MERCIER, HONORE (1840-1894), Canadian lawyer and statesman, was the son of Jean Baptiste Mercier, farmer, and of Marie Kimener, his wife. He was born in the village of St Athanase d'Iberville on the 15th of October 1840. The family came from France, and settled in the district of Montmagny, and later removed to Iberville. Mercier entered the Jesuit College of St Mary, Montreal, at the age of fourteen, and throughout his life retained a warm friendship for the society. He married, firstly in 1866 Leopoldine Boivin, and secondly in 1871 Virginie St Denis. On the completion of his course at St Mary's he studied law in the office of Laframboise and Papineau, in St Hyacinthe, and was admitted to the bar of the province in April 1865. At the age of twenty-two he became the editor of the Conservative Courrier de St Hyacinthe, and in this journal supported the policy of the Sicotte administration, which then represented the interests of Quebec, under the Act of Union (1840); but when Sicotte accepted a seat on the bench Mercier joined the Opposition, and contributed largely to the defeat of the Ministerial candidate. In 1864 he vigorously opposed the scheme of confederation, on the ground that it would prove fatal to the distinctive position held by the French Canadians. He resumed the editorship of the Courrier in 1866; but after a few months retired from journalism, and for the next five years devoted all his energy to his profession. At the commencement of the year 1871 the national party was organized in Quebec, and Mercier supported the candidates of the party on the platform. In August 1872 he was elected as a member of the House of Commons for the county of Rouville, and proved a vigorous opponent of Sir John A. Macdonald on the question of separate schools for New Brunswick. He was a candidate at the general elections in 1874; but retired on the eve of the contest in favour of another candidate of his own party. Mercier entered the arena of provincial politics in May 1879 as solicitorgeneral in the Joly government, representing the county of St Hyacinthe; and on the defeat of the ministry in October he passed, with his leader, into opposition. On the retirement of M. Joly from the leadership of the Liberal party in Quebec in 1883 Mercier was chosen as his successor. Towards the close of 1885 the French-Canadian mind was greatly agitated over the execution of Louis Riel, leader of the north-west rebellion, and in consequence of the attitude of Mercier on this question the Liberal minority in the Legislative Assembly, which had been reduced to fifteen, rapidly gained strength, until at the general' elections held in October 1886 the province was carried in the Liberal interest. In January 1887 Mercier was sworn in as premier and attorney-general, and from this moment he exercised an extraordinary influence in the province. He succeeded in passing without opposition the Jesuit Estates Act, a measure to compensate the order for the loss of property confiscated by the Crown. This act came before the Federal House for disallowance, but was carried on division. When Mercier appealed to the electorate in 1890, his policy was endorsed, and he was able to give effect to many important measures. Early in 1891 he negotiated a loan in Europe for the province, and whilst on a visit to Rome he was created a count of the Roman Empire by Leo XIII., who three years previously had conferred upon him the rank of a commander of the order of St Gregory the Great. Of commanding presence, firm, decisive, courteous in manner, convincing in argument, and deeply attached to his native province, he had all the qualities of a popular leader. For a few years he was the idol of the people of Quebec, and French Canada loomed large in the public eye; but towards the end of 1891 serious charges were preferred against his ministry, on the ground that subsidies voted for railways had been diverted to political use, and he was dismissed by the lieutenant-governor. At the subsequent elections held in March 1892 he was returned for the county of Bonaventure, but his party was hopelessly defeated. On the formation of a new government he was brought to trial, and declared not guilty; his health, however, gave way, and he never regained his former influence.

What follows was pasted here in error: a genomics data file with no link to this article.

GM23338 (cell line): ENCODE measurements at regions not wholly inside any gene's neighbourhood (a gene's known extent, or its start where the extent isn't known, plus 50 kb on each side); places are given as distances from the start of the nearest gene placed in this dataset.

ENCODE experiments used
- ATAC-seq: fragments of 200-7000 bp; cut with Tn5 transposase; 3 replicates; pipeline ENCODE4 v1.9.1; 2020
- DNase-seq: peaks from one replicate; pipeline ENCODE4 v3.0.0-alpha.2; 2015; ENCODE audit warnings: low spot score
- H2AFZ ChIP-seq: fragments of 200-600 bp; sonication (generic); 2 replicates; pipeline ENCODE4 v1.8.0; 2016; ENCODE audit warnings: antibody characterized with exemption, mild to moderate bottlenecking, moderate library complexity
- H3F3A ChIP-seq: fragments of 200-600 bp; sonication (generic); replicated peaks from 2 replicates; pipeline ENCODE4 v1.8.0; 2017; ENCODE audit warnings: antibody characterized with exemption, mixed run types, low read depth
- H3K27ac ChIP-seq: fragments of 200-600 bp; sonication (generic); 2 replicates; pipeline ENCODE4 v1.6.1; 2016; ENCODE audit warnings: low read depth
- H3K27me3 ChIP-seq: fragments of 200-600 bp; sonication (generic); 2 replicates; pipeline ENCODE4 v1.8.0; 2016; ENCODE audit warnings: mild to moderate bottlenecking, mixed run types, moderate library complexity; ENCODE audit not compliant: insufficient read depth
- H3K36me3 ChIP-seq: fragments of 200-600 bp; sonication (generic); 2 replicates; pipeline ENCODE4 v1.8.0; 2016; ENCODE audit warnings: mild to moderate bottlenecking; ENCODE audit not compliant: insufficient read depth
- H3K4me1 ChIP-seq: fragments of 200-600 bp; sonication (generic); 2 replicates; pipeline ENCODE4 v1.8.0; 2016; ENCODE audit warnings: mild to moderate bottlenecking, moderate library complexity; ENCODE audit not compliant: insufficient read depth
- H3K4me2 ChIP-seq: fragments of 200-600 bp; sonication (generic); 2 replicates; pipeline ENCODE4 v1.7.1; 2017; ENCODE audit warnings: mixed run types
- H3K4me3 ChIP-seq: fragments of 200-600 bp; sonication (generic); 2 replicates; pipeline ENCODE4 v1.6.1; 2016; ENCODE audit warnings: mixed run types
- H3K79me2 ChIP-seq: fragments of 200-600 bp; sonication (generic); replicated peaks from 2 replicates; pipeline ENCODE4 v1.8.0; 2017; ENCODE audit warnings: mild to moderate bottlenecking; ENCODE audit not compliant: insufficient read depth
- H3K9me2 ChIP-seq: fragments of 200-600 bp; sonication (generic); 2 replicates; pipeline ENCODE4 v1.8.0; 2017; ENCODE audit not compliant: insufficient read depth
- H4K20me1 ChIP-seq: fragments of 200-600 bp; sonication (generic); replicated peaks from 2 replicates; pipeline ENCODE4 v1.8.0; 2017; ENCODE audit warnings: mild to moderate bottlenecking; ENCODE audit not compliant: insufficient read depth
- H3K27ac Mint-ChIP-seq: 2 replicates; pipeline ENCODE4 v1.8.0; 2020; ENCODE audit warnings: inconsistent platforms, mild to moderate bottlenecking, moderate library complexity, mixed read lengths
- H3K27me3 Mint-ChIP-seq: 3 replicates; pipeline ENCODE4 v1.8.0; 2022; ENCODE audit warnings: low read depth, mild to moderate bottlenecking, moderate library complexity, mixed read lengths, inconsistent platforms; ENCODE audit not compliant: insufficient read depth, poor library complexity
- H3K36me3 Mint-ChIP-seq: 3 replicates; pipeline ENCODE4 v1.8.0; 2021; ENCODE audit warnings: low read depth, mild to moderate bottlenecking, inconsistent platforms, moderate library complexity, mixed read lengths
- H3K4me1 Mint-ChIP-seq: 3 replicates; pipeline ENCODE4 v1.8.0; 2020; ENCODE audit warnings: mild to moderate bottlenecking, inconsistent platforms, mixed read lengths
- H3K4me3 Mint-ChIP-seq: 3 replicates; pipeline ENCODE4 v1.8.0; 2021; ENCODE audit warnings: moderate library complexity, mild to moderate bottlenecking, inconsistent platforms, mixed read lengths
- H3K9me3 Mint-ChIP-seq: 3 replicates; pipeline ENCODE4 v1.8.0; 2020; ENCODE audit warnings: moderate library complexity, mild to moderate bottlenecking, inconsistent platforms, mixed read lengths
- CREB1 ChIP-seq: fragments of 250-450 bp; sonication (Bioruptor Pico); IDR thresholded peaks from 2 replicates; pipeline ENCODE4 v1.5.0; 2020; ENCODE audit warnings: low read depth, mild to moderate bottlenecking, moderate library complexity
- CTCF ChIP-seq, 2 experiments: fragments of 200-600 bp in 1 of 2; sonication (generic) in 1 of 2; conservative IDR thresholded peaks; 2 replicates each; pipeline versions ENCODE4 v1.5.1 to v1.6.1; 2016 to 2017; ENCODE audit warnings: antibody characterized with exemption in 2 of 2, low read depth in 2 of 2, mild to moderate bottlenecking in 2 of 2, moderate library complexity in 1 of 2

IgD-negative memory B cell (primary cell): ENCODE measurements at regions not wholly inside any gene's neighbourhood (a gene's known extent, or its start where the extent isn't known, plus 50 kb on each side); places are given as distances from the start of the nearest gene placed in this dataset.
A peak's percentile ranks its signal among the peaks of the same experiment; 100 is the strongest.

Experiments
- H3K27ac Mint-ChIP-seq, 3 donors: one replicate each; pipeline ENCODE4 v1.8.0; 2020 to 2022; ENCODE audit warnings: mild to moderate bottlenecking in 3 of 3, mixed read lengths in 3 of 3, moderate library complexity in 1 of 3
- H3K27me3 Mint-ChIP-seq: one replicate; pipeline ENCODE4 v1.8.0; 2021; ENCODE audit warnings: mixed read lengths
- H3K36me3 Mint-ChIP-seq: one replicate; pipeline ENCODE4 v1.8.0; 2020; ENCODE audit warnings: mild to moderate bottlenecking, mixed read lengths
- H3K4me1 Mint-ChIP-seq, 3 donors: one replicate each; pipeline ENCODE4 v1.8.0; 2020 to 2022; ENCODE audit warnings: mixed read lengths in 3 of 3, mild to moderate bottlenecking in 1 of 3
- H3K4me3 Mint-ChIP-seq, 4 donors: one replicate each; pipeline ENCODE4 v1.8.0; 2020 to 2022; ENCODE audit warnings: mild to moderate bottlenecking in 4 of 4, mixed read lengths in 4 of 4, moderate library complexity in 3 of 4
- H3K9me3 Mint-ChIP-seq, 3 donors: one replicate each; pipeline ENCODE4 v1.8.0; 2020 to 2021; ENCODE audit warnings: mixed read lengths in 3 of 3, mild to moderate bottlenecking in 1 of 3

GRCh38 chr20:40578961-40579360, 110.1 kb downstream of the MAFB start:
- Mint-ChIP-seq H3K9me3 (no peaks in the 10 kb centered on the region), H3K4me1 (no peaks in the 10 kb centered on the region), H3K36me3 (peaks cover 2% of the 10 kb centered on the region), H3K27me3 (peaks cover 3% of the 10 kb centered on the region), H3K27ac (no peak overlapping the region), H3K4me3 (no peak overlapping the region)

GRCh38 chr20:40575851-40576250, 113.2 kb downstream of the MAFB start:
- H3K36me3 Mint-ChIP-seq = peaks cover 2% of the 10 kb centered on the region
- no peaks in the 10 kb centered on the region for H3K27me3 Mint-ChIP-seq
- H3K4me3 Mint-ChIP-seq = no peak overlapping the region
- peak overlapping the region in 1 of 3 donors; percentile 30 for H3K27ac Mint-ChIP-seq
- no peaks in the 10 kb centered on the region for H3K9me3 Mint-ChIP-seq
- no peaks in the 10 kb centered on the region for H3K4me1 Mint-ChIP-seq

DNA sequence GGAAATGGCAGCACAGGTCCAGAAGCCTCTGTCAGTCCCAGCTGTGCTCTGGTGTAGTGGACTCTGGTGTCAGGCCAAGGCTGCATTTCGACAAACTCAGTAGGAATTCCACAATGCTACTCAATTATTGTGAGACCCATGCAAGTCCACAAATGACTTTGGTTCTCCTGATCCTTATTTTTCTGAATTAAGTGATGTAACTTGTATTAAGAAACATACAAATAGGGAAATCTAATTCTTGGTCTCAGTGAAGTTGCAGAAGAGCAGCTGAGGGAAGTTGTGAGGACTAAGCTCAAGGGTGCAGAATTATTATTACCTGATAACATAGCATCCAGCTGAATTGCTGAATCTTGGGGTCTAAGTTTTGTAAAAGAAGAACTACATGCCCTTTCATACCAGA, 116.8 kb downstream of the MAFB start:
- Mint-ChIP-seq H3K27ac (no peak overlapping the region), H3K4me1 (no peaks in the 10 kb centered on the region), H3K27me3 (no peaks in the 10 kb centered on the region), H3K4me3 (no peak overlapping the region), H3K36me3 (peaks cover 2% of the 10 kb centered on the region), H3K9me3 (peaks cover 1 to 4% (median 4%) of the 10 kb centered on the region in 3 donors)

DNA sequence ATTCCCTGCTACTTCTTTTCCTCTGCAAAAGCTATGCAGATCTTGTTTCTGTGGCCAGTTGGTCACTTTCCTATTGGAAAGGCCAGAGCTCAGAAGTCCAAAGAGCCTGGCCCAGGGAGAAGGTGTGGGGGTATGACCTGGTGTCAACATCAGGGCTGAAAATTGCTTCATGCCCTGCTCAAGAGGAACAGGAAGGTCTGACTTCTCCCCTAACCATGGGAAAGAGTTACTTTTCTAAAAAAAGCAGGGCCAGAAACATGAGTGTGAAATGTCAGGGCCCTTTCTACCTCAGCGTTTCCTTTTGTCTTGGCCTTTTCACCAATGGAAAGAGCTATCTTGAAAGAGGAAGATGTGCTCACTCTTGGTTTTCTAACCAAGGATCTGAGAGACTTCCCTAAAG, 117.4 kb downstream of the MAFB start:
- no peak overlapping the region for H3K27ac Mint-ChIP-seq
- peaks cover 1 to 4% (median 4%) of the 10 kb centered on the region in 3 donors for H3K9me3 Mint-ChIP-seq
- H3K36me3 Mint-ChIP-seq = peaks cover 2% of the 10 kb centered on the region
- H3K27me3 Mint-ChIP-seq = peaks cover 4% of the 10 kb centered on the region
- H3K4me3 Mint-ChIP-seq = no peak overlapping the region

See Biographie, discours, conferences, etc., de I' Hon. Honore Mercier, by J.-O. Pelland (Montreal, 1893). (A. G. D.)
Note - this article incorporates content from Encyclopaedia Britannica, Eleventh Edition, (1910-1911)